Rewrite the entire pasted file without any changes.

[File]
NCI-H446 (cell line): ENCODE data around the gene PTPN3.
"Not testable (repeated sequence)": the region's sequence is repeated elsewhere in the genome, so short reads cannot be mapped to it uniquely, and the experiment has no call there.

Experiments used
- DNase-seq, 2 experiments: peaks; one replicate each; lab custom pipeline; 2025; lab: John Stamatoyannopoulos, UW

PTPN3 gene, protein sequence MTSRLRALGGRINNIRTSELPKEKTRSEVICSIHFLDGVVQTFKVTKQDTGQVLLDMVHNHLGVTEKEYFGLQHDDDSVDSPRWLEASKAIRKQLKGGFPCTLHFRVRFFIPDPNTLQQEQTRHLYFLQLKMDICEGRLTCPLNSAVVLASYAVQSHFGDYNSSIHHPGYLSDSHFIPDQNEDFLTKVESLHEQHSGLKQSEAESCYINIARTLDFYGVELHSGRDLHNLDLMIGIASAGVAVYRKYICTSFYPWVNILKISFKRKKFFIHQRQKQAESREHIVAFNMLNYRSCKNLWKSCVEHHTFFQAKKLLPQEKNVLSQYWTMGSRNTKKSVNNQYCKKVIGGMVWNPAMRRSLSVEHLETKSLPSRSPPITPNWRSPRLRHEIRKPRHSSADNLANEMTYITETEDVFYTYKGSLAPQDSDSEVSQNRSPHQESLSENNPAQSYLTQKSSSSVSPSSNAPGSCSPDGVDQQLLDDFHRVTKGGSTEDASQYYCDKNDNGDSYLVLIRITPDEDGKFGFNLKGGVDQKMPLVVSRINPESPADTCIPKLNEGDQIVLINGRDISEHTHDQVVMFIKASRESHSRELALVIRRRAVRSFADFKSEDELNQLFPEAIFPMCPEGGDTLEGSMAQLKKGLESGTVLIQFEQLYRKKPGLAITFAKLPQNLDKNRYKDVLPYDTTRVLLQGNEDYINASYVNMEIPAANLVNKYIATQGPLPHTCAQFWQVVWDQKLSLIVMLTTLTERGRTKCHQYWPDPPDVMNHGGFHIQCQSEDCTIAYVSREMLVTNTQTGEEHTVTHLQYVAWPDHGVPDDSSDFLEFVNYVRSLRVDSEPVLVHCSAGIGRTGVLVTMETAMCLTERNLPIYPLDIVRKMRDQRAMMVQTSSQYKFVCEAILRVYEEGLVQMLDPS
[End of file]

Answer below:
NCI-H446 (cell line): ENCODE data around the gene PTPN3.
"Not testable (repeated sequence)": the region's sequence is repeated elsewhere in the genome, so short reads cannot be mapped to it uniquely, and the experiment has no call there.

Experiments used
- DNase-seq, 2 experiments: peaks; one replicate each; lab custom pipeline; 2025; lab: John Stamatoyannopoulos, UW

PTPN3 gene, protein sequence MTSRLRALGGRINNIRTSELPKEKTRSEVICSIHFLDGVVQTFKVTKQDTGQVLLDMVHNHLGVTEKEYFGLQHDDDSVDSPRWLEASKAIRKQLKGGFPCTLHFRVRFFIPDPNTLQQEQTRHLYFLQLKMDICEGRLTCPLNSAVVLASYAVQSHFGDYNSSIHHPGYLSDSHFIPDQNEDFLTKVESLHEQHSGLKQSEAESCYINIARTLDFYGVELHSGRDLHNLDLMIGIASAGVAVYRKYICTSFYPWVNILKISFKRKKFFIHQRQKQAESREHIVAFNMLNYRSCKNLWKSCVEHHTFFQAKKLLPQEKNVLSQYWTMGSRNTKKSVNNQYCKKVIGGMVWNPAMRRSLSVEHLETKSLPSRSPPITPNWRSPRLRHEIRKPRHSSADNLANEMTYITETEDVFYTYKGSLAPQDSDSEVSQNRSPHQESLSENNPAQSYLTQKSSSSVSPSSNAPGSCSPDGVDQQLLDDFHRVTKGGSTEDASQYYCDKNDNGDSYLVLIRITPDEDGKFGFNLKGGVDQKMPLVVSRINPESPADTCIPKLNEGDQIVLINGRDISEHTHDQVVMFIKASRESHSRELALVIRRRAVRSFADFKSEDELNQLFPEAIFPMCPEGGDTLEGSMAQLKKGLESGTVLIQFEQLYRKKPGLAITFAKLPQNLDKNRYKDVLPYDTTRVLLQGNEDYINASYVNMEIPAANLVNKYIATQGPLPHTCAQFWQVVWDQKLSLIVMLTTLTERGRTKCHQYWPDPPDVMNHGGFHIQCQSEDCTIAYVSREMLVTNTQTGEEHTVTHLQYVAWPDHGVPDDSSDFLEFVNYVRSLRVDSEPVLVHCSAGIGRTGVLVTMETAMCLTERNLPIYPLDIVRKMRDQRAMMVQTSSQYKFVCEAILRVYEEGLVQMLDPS